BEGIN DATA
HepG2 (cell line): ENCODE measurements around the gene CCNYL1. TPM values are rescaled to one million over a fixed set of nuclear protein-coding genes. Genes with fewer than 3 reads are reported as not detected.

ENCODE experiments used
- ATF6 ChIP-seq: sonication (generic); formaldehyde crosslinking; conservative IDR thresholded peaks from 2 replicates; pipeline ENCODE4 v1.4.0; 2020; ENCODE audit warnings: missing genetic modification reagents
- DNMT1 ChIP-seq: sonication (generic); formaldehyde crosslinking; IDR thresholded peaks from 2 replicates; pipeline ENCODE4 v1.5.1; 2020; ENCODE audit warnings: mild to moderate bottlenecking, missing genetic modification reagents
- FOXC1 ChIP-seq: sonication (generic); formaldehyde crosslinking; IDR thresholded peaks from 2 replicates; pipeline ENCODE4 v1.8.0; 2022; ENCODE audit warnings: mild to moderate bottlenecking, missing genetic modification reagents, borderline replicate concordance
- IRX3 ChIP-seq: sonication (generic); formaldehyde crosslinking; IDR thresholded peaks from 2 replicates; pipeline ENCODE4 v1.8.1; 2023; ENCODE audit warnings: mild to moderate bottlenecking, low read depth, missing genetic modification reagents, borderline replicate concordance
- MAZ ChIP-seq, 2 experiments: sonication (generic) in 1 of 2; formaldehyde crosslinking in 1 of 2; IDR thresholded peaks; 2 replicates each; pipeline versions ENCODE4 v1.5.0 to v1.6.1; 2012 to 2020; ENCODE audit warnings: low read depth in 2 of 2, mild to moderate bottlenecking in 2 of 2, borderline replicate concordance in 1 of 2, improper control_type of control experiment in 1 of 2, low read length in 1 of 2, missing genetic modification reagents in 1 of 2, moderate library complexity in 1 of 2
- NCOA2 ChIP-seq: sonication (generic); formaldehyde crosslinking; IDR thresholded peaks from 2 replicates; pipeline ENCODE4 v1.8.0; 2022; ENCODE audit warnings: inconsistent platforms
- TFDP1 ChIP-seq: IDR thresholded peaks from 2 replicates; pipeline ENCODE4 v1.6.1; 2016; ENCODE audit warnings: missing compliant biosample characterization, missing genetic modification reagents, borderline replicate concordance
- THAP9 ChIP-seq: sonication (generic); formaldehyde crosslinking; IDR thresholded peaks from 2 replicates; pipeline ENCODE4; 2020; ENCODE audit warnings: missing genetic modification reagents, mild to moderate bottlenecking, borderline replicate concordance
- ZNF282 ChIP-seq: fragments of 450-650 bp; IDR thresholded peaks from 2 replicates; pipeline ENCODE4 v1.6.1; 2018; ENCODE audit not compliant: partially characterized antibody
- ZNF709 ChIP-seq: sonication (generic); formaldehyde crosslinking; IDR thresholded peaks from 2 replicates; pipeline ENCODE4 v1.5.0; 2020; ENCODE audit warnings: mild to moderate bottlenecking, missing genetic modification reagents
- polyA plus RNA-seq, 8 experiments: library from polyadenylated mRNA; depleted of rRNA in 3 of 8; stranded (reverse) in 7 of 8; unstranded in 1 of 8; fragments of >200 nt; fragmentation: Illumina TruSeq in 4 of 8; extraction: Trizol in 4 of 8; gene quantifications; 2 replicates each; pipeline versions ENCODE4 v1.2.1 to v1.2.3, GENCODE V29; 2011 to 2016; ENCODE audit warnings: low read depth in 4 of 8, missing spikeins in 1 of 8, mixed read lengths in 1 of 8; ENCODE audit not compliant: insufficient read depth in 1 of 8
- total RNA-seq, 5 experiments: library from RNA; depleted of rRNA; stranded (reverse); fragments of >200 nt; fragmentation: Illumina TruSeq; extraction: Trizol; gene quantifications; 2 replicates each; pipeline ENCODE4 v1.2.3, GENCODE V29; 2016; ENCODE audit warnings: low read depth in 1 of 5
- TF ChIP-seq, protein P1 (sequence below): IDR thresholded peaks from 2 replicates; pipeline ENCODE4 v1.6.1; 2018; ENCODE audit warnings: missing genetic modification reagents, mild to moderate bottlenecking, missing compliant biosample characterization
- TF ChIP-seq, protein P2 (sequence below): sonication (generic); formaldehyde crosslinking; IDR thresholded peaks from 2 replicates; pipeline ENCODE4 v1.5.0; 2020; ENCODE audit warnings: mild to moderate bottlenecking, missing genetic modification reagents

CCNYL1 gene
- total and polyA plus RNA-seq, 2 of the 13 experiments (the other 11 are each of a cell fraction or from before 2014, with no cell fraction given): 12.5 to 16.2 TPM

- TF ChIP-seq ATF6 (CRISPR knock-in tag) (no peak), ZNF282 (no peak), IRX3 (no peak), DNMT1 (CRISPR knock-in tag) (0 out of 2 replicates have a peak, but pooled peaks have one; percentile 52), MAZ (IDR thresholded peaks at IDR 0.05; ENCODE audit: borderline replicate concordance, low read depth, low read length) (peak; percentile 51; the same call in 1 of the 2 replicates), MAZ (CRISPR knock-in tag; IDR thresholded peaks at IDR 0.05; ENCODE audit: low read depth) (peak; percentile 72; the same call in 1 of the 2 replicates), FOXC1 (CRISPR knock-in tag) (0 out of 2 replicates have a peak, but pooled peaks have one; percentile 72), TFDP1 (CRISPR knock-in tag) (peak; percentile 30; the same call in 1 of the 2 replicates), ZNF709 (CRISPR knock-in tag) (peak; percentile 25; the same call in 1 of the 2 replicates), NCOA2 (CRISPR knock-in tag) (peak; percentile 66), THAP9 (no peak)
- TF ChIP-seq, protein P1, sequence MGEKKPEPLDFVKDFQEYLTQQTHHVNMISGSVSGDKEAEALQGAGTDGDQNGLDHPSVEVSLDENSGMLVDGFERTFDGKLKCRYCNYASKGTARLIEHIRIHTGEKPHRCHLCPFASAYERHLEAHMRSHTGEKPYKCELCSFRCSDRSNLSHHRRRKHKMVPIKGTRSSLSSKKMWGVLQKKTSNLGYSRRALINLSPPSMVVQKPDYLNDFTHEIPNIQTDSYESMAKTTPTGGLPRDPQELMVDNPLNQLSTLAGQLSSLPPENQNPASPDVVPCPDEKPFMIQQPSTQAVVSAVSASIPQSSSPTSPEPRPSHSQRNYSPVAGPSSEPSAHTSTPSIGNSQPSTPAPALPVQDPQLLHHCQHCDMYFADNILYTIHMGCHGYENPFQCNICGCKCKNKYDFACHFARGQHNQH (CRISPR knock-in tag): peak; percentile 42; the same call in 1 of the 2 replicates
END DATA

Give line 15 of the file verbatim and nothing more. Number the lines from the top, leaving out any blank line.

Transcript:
- TF ChIP-seq, protein P1 (sequence below): IDR thresholded peaks from 2 replicates; pipeline ENCODE4 v1.6.1; 2018; ENCODE audit warnings: missing genetic modification reagents, mild to moderate bottlenecking, missing compliant biosample characterization